Actually she is somewhat subdued because these songs have been changed for the Tiny Desk.  There’s even a small string section! (Rogue Collective: Kaitlin Moreno: violin; Alexa Cantalupo: violin; Natalie Spehar: cello).

They start with “Capacity” (which they started with when I saw them).

This song started with a drum machine because drummer Sam Hendricks was playing keys.  But what’s surprising (and was surprising when I saw them is that the lead “synth” line of the song is actually played by guitarist Spencer Fox.  Bassist Dan Shure is also playing keys on this song.

One of the most wonderful things about this song is how you can hear Eva Hendricks smile as she sings this song.  Even if, as the blurb says

 The three songs performed at the Tiny Desk, all from the band’s second album, Young Enough, are dark songs laced with the hope of bettering oneself.

After about two minutes, Dan switches to bass as the strings kick in and the song really takes off.  Eva even does some pogoing (she never stopped bouncing when I saw them, although she seems to be restraining herself somewhat here).

Up next is “Young Enough,” which is the name of their second album.

While introducing the title track, Eva Hendricks tells the NPR crowd, “It’s been really incredible rearranging these songs for this [Tiny Desk Concert] because it makes you remember how you were feeling when you wrote it all. And this song is kind of about when you finally realize that you made it out to the other side of something really painful.”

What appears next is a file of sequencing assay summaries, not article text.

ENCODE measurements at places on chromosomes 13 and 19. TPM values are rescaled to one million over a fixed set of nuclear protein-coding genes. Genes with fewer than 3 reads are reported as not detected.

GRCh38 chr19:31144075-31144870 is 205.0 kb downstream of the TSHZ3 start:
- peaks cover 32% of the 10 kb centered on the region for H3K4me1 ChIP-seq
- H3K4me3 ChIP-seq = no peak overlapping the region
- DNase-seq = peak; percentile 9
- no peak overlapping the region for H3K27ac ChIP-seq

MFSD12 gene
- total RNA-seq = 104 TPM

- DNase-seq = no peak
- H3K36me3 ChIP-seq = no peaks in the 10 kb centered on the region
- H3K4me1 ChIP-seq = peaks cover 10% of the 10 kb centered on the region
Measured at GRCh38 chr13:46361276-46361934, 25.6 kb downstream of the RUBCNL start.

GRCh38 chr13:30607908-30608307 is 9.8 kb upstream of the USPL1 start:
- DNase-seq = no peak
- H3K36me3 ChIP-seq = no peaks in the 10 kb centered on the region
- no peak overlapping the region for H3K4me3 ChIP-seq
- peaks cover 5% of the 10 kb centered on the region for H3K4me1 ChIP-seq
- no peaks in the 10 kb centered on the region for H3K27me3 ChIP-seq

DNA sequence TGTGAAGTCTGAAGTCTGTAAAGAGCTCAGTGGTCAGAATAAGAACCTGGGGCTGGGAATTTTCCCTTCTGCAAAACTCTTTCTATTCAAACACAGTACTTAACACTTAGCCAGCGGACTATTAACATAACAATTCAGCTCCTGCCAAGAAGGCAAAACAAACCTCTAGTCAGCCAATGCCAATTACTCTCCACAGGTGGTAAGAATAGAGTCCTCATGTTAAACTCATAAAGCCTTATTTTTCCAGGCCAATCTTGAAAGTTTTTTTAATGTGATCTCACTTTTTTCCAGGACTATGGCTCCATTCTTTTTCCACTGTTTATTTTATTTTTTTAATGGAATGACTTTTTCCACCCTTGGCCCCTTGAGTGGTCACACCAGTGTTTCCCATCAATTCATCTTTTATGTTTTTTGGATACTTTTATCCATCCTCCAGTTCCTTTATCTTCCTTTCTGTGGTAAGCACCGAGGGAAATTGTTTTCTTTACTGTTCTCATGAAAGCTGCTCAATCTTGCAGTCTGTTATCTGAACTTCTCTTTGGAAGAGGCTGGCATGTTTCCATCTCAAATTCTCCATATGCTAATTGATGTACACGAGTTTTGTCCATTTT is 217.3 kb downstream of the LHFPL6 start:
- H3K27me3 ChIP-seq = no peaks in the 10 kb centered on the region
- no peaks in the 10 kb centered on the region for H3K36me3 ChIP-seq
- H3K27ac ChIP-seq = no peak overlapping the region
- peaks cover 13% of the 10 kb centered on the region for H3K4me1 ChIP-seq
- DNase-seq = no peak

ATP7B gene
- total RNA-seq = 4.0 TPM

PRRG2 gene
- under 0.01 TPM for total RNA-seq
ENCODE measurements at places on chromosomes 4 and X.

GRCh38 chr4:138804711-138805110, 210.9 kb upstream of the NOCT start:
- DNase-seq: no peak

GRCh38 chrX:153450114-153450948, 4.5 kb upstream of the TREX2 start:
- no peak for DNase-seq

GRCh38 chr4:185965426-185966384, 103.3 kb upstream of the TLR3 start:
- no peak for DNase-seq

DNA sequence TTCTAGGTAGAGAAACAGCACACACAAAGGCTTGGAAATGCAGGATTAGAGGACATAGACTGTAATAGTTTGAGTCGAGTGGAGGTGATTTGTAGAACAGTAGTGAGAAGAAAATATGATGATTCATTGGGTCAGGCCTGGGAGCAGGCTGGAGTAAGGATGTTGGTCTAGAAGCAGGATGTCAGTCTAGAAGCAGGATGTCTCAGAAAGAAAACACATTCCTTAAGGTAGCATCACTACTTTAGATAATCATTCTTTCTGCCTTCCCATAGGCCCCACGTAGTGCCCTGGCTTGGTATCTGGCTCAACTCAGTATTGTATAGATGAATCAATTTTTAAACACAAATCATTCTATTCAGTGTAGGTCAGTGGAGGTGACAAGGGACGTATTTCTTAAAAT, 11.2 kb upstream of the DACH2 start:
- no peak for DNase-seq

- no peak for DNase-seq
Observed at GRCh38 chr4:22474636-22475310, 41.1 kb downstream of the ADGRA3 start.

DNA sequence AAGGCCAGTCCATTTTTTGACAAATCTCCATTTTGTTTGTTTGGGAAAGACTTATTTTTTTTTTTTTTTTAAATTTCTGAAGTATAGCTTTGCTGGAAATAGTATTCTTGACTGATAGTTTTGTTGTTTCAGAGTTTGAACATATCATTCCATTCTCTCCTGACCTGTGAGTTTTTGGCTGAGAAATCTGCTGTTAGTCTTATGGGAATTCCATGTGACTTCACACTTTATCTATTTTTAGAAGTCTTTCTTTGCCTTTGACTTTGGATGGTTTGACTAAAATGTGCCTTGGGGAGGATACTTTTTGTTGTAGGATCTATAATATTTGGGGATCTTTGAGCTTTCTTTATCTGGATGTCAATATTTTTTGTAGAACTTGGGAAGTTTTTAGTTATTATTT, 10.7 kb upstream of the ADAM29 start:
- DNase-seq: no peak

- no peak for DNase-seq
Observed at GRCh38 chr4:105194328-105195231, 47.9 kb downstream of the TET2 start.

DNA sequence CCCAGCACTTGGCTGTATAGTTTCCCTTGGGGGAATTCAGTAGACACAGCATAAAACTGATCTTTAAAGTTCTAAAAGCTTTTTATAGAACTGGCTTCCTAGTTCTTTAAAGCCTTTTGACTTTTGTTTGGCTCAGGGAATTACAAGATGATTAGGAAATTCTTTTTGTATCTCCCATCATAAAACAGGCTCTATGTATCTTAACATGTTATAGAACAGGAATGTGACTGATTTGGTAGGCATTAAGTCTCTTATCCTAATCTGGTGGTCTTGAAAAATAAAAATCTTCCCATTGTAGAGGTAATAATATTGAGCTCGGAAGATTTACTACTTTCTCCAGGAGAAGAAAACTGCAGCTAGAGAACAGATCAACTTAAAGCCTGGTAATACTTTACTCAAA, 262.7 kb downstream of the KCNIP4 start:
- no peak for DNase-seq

One thing that was really great when I saw them (and here) is when all the band members sing along.  Presumably that’s because

Eva Hendricks and her brother Sam Hendricks write the songs along with the other band members.

“Young Enough” starts quietly with just the keys (from Sam) before the gentle guitars chords strum in.  For the first few verses, it’s the bass that is prominent as Eva sings.  She is very into these songs–you can feel the emotion on her face (even with the eye shadow and glitter) as she sings.  Midway through, she adds acoustic guitar and the strings fill in more.

Sam switches to drums for the final song, “Chatroom.”  Eva introduces it with, “one of the most important things you have to do to grow is to cut some toxic people out of your life.”

When I saw them live, this song was a rocking fun fest.  It’s certainly more subdued here (no pogoing or wailing solos) , but you can feel the infectious nature of the songs in the way everyone gets into it (including Rogue Collective).  And the string crescendo at the end is a nice touch.

This is a band that is fantastic live–in any setting.

[READ: November 15, 2019] “On the First-World Campaign Trail”

I’m not sure how often Larry David writes for the New Yorker.  I feel like this is the first piece, but I’m probably wrong about that.

This piece is political–sort-of-and is timeless in the sense that it could apply to any campaign of the last thirty years.

This piece isn’t crazy funny, but it is much funnier if you read it in Larry David’s voice.  (more…)

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SOUNDTRACK: ROSANNE CASH-Tiny Desk Concert #893 (September 23, 2019)

I don’t know all that much about Rosanne Cash (I couldn’t recall how she was related to Johnny).  I also assumed that she would be a country artist.  Yet this set is anything but country.  But I guess the key to that is that her voice isn’t country at all, it’s just good.